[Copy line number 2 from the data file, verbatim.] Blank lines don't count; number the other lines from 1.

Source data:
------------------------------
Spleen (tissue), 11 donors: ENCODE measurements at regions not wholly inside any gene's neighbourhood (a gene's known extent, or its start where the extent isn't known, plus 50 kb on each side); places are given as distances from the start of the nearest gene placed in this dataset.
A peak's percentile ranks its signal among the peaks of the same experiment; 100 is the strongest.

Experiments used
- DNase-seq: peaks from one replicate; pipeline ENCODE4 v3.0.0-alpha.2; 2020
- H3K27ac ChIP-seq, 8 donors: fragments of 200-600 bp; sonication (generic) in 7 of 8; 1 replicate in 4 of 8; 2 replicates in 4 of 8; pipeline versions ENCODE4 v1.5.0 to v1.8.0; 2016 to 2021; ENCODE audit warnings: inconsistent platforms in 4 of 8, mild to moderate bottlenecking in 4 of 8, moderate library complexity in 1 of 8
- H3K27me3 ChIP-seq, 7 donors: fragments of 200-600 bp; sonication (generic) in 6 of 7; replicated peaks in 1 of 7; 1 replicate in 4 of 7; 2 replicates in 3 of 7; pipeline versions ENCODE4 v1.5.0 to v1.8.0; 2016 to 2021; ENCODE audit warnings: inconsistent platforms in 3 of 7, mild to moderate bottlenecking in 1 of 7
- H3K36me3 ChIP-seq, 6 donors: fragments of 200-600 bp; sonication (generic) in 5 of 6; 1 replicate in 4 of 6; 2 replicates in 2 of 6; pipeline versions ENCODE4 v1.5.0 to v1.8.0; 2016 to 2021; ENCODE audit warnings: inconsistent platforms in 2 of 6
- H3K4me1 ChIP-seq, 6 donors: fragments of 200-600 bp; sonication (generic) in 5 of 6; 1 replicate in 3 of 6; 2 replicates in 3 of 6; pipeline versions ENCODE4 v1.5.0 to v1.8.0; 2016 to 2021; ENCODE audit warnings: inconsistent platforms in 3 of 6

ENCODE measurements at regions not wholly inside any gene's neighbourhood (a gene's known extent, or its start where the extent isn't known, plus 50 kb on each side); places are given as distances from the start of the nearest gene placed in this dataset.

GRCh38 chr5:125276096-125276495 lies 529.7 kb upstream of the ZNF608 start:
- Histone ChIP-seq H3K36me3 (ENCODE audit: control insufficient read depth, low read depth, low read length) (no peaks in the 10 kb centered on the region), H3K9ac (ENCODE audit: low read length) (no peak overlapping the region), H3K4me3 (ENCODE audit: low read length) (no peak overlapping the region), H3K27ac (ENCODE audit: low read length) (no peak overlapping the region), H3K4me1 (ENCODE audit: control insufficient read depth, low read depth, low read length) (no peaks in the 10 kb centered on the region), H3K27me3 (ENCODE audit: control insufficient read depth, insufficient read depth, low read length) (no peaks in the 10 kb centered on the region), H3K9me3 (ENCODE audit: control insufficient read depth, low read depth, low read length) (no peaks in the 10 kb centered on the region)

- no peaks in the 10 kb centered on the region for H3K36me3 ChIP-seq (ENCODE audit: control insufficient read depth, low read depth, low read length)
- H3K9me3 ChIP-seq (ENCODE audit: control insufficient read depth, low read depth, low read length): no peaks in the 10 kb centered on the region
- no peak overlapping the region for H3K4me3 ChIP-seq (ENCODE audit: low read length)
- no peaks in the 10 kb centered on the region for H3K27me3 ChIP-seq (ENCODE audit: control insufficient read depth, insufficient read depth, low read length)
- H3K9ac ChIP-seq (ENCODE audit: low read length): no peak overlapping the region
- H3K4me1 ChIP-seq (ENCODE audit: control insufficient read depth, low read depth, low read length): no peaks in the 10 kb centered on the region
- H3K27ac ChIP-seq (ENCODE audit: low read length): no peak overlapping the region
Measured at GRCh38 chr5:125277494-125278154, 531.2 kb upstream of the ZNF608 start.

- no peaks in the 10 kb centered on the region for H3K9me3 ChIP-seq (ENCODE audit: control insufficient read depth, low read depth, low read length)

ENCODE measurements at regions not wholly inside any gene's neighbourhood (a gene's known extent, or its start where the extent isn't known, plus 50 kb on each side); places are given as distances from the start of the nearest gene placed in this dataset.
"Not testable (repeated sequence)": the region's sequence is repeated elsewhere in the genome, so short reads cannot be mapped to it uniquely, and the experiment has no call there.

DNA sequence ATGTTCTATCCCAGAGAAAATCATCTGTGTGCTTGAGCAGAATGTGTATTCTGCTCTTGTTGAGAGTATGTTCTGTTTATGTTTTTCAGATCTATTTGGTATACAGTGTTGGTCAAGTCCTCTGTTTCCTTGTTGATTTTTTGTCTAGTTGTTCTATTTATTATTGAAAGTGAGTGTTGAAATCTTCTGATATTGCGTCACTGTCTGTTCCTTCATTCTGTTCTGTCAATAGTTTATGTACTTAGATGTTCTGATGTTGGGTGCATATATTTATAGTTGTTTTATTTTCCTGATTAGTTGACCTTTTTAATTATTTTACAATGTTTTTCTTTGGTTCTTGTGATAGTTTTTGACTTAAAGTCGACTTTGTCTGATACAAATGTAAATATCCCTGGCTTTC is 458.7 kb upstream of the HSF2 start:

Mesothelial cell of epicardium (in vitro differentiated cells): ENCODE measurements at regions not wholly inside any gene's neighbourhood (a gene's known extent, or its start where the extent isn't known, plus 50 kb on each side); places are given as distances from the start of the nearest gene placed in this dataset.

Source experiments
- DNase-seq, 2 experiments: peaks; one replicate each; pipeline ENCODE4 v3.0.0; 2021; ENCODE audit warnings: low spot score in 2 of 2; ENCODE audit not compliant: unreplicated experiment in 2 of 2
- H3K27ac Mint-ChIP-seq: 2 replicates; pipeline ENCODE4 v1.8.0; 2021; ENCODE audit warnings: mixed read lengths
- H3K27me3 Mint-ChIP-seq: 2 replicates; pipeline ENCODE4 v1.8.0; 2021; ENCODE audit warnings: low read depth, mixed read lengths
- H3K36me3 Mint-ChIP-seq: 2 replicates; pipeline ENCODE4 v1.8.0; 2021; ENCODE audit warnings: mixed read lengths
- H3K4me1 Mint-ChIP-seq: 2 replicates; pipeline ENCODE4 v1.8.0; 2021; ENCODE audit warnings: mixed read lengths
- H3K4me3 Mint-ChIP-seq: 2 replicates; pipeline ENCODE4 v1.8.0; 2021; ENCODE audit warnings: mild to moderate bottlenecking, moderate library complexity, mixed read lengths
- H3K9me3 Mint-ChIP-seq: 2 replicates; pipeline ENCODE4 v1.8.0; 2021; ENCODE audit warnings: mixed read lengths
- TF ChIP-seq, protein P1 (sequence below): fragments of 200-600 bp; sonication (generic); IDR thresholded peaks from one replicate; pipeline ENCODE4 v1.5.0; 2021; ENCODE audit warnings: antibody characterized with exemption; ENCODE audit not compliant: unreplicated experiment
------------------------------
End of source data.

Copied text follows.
A peak's percentile ranks its signal among the peaks of the same experiment; 100 is the strongest.